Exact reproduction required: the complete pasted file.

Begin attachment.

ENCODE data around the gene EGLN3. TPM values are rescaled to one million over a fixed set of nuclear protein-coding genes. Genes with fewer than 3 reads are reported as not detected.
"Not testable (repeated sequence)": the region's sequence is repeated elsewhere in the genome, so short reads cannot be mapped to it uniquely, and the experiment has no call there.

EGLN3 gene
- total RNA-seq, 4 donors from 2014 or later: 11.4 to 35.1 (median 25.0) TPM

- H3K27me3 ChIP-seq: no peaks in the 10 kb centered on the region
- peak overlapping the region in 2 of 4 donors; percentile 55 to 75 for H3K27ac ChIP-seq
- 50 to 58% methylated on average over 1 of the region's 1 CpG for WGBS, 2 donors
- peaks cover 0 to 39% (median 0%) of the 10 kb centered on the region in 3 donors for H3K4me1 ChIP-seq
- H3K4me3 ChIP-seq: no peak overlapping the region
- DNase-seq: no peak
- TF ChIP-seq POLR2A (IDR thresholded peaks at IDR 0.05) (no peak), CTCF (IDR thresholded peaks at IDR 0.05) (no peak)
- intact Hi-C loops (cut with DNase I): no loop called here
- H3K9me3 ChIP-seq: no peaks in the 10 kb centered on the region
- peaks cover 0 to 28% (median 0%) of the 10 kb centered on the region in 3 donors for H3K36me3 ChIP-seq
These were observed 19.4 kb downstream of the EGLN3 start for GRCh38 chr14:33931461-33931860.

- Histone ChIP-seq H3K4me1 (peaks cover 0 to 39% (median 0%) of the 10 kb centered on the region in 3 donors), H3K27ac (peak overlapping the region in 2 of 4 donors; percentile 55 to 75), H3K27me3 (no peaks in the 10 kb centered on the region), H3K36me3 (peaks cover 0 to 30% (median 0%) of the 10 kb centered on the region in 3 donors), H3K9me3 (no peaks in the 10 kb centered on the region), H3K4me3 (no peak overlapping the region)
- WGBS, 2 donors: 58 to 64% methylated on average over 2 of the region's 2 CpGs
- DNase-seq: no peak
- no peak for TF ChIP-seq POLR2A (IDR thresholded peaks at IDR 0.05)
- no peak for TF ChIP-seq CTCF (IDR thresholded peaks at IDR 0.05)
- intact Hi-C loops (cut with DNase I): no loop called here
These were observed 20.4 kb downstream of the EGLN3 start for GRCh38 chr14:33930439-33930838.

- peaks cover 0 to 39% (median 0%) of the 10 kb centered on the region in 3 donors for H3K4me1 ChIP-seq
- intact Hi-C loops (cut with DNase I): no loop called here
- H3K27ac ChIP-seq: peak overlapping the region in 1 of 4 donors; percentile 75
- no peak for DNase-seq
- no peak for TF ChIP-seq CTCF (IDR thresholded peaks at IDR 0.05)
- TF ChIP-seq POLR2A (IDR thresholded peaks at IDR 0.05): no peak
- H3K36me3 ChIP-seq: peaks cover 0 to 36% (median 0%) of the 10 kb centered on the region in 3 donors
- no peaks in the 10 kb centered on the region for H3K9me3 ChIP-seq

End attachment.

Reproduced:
ENCODE data around the gene EGLN3. TPM values are rescaled to one million over a fixed set of nuclear protein-coding genes. Genes with fewer than 3 reads are reported as not detected.
"Not testable (repeated sequence)": the region's sequence is repeated elsewhere in the genome, so short reads cannot be mapped to it uniquely, and the experiment has no call there.

EGLN3 gene
- total RNA-seq, 4 donors from 2014 or later: 11.4 to 35.1 (median 25.0) TPM

- H3K27me3 ChIP-seq: no peaks in the 10 kb centered on the region
- peak overlapping the region in 2 of 4 donors; percentile 55 to 75 for H3K27ac ChIP-seq
- 50 to 58% methylated on average over 1 of the region's 1 CpG for WGBS, 2 donors
- peaks cover 0 to 39% (median 0%) of the 10 kb centered on the region in 3 donors for H3K4me1 ChIP-seq
- H3K4me3 ChIP-seq: no peak overlapping the region
- DNase-seq: no peak
- TF ChIP-seq POLR2A (IDR thresholded peaks at IDR 0.05) (no peak), CTCF (IDR thresholded peaks at IDR 0.05) (no peak)
- intact Hi-C loops (cut with DNase I): no loop called here
- H3K9me3 ChIP-seq: no peaks in the 10 kb centered on the region
- peaks cover 0 to 28% (median 0%) of the 10 kb centered on the region in 3 donors for H3K36me3 ChIP-seq
These were observed 19.4 kb downstream of the EGLN3 start for GRCh38 chr14:33931461-33931860.

- Histone ChIP-seq H3K4me1 (peaks cover 0 to 39% (median 0%) of the 10 kb centered on the region in 3 donors), H3K27ac (peak overlapping the region in 2 of 4 donors; percentile 55 to 75), H3K27me3 (no peaks in the 10 kb centered on the region), H3K36me3 (peaks cover 0 to 30% (median 0%) of the 10 kb centered on the region in 3 donors), H3K9me3 (no peaks in the 10 kb centered on the region), H3K4me3 (no peak overlapping the region)
- WGBS, 2 donors: 58 to 64% methylated on average over 2 of the region's 2 CpGs
- DNase-seq: no peak
- no peak for TF ChIP-seq POLR2A (IDR thresholded peaks at IDR 0.05)
- no peak for TF ChIP-seq CTCF (IDR thresholded peaks at IDR 0.05)
- intact Hi-C loops (cut with DNase I): no loop called here
These were observed 20.4 kb downstream of the EGLN3 start for GRCh38 chr14:33930439-33930838.

- peaks cover 0 to 39% (median 0%) of the 10 kb centered on the region in 3 donors for H3K4me1 ChIP-seq
- intact Hi-C loops (cut with DNase I): no loop called here
- H3K27ac ChIP-seq: peak overlapping the region in 1 of 4 donors; percentile 75
- no peak for DNase-seq
- no peak for TF ChIP-seq CTCF (IDR thresholded peaks at IDR 0.05)
- TF ChIP-seq POLR2A (IDR thresholded peaks at IDR 0.05): no peak
- H3K36me3 ChIP-seq: peaks cover 0 to 36% (median 0%) of the 10 kb centered on the region in 3 donors
- no peaks in the 10 kb centered on the region for H3K9me3 ChIP-seq